13 Installation of a 4th unit at Ruacana Hydro Power Station Increase capacity with 92 MW Project Cost NAD 750 million Project Dates: Commencement date was 27 March 2009 Work on site commenced during July 2010 Commercial operation is expected first quarter of th Unit Ruacana 13

14 Erongo Coal Power Station Establishment of a coal fired power station in the Erongo region has been identified as part of NamPowers Security of Supply plan NamPower seriously in consideration of this option as it can be fast tracked Medium sized capacity (150 to 300) MW) Modular development allowing phased developments up to 800 MW 14

15 Progress and timelines required Project definition to be confirmed by Jan 2012 EIA Scoping to be concluded and Technical concept confirmed (including environmental mitigation requirements) Coal options confirmed and Coal value chain optimised Land procurement started Water supply solution determined Indicative costing (+- 25%) of complete project (power station, transmission, other infrastructure) Indicative project schedule to implement complete project Ready to start Tender/procurement process – April 2012 Final investment decision - June 2012 With good governance support Commercial Operation possible by

16 Critical Considerations Fast track options Clean Coal Technology selection to allow fuel flexibility Coal sourcing options and cost Coal handling capacity at Walvis Bay port Land Availability and timing to procure Water availability and supply options Proximity to existing infrastructure necessary to keep cost down Infrastructure (road, rail, transmission grid, water supply etc) Economic environment (incl. tourism and sustainable development plans of region/towns) Environmental issues such as protected areas and biodiversity NamPower16

17 Environment and Site Selection ESEIA study completed in June 2009, now update of study required: Sites considered and evaluated through a comparative Multi Decision Making Criteria Model considering technical, biophysical and socio- economic issues: Close to Walvis behind Dune 7 North of Swakop Site East of Arandis Site West of Arandis Outcome of evaluation: Site East of Arandis ranked as most preferred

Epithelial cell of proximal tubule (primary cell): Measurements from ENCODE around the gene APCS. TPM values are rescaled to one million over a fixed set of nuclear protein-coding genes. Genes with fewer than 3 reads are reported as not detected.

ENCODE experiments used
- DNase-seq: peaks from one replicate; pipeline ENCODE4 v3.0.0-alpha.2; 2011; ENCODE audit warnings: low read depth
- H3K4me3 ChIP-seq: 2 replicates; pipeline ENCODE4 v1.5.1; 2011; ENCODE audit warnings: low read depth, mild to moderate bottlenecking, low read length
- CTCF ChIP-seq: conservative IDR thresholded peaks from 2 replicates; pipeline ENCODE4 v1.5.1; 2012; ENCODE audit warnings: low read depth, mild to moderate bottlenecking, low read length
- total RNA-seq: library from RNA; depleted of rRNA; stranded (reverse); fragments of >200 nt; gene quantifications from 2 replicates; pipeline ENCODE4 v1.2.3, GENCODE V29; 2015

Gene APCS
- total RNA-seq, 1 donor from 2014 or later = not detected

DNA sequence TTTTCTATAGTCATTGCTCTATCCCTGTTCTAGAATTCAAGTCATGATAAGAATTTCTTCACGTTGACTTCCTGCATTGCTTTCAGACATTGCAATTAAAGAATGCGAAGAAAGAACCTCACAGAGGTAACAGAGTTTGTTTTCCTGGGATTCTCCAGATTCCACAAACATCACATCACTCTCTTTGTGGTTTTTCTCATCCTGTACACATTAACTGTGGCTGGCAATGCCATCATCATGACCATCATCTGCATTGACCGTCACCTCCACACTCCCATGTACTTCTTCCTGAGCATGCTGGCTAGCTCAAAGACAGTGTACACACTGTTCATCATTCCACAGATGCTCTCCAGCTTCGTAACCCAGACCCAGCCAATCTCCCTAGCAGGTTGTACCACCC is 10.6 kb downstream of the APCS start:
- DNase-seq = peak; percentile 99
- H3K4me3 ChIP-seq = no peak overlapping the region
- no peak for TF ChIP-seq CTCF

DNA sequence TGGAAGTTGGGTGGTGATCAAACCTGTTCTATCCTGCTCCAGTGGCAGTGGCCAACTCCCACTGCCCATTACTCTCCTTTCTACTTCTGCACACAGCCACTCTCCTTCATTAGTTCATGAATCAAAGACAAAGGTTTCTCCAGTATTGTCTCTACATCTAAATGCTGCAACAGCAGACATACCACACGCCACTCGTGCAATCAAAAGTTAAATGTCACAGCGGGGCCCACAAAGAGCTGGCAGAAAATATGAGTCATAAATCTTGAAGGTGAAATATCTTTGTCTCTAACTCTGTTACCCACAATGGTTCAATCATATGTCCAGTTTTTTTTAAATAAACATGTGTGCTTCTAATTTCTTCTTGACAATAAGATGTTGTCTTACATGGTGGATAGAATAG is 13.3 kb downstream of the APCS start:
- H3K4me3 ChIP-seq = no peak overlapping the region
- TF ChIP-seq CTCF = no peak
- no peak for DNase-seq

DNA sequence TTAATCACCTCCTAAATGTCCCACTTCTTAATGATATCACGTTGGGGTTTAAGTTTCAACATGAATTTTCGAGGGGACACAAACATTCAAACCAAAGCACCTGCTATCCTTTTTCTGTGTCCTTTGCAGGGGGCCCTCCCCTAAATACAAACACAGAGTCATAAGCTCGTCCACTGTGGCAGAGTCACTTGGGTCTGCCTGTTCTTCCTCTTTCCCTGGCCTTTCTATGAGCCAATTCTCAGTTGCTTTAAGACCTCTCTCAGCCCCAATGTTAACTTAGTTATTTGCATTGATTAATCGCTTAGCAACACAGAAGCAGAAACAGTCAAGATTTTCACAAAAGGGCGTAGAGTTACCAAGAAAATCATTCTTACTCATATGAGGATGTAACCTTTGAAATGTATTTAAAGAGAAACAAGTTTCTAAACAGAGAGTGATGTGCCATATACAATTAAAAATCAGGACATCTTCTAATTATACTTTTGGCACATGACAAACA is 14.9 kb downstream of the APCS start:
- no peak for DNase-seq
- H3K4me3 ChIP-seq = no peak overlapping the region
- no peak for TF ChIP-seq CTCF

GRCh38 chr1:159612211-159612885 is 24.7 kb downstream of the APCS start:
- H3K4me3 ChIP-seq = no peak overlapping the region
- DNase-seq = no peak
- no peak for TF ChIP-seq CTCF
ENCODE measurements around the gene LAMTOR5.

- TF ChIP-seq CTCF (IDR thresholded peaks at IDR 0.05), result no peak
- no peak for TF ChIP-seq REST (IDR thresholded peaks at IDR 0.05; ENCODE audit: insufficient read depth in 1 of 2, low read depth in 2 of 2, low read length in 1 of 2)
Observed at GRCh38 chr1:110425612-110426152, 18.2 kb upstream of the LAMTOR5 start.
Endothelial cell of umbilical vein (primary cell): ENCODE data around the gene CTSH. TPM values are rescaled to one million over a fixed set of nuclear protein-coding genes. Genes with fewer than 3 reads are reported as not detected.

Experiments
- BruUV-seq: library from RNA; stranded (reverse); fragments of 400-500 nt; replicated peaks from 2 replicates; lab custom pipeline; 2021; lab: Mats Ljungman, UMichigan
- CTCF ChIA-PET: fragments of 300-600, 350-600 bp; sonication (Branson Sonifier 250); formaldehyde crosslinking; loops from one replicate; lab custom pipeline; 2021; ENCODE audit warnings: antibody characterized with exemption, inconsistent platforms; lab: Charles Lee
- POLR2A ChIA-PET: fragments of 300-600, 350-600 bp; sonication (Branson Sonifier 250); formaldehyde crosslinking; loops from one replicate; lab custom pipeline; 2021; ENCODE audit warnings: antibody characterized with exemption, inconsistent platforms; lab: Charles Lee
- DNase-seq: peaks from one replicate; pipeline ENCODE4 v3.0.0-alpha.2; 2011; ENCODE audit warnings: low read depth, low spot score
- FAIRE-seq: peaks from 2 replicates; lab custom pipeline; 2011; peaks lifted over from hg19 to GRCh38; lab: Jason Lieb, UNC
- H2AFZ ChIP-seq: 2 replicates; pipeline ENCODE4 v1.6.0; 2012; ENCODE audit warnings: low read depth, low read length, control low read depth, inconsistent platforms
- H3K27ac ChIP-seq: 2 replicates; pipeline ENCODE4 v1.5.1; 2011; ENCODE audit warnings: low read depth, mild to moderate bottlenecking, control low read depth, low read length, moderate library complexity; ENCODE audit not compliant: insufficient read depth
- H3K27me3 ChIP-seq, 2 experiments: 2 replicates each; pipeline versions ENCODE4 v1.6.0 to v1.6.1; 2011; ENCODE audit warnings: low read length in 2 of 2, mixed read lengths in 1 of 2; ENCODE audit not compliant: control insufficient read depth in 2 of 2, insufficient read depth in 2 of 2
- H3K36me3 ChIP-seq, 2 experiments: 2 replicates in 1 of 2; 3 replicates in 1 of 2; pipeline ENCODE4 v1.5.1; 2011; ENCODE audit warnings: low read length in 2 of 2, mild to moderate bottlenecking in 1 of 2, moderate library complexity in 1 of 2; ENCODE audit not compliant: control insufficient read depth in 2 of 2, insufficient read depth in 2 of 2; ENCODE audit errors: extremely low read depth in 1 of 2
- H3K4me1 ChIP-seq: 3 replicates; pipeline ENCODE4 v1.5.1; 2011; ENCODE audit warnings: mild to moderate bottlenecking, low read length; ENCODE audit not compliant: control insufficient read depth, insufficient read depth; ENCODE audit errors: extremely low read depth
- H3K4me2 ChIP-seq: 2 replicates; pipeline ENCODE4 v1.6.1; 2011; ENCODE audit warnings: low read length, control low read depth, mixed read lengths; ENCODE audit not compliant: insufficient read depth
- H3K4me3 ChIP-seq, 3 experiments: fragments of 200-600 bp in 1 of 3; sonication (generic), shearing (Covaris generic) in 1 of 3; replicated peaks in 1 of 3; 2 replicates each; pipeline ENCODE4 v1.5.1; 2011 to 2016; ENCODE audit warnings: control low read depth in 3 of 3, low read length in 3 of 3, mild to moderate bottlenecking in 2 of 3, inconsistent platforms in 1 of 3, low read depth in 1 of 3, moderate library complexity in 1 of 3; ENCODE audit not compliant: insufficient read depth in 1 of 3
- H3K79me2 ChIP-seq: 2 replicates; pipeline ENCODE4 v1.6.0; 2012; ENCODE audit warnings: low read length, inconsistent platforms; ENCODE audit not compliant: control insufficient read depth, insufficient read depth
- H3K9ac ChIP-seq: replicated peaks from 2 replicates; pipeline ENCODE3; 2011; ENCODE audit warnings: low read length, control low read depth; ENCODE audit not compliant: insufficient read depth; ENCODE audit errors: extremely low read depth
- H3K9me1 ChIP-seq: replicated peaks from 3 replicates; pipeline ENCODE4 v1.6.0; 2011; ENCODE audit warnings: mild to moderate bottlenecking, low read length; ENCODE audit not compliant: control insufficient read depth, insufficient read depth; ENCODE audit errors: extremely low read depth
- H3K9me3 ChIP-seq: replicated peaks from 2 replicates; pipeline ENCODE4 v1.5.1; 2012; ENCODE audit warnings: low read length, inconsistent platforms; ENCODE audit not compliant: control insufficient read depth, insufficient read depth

18 Other Generation Projects Kudu Gas NamPower mandated to develop power station in terms of the 2004 Cabinet resolution Promising,cooperation with upstream parties, favourable gas price Strong interest from Eskom and CEC Well researched data available FID expected by middle 2012 Baynes Hydro 500 MW mid-merit/peaking Power Station on Kunene River Techno-economic and EIA studies underway, to be completed by the end of 2011 Political will from both parties to expedite project Coordinated by the governments of Angola and Namibia through the PJTC Could be commissioning by 2018

19 Renewable Power Wind Diaz Power - +/-44MW at Luderitz Innowind – +/-50MW at Walvis Bay Large Solar PV 3 x +/-10MW throughout Namibia Small Solar PV connected to grid (Net-metering) Discussions ongoing with ECB on integration of such systems Medium Solar PV Hybrid Systems Tsumkwe recently commissioned Lessons learned will be implemented on next project Biomass (Invader Bush) Draft Feasibility study to be concluded end 2011 Harvesting of woodchips Transport and/or on-site processing e.g. Torrefaction process 19

20 West Coast Developments Concluded Add capacitor banks at Omburu Substation as required during certain operating conditions 2nd Omburu-Khan 220kV required for contingency constraint 220kV Khan-Trekkopje and 132kV Trekkopje-Wlotzka Baken development Planned Kuiseb Substation upgrade to 220/132kV (current 220/66kV) Provide for upgrades to customers in area (Walvis Bay, mining, wind farms) Timing determined by first customer upgrade (Walvis Bay 2012/3) 220kV Khan-Kuiseb link System strengthening and supply to proposed uranium mines Timing determined by customer development (Husab 2014) In Tendering Phase Replace old 220kV line between Rössing and Walmund with 220kV double circuit 20

21 NamPowers Objectives and priorities Next 4 years Commissioning of a base load power station Successful management of the short term critical power supply situation Increased contribution to rural electrification Improvement of Corporate social responsibility Continuation of internal productivity and efficiency measures This financial year (2011/12) Keep lights on through out the year (no load shedding) Investment decision on a base load power plant PPA with IPPs (wind, solar PV, HFO/slop) Tariffs to reflect Cost of Supply 21

22 NAMPOWER Thank you 22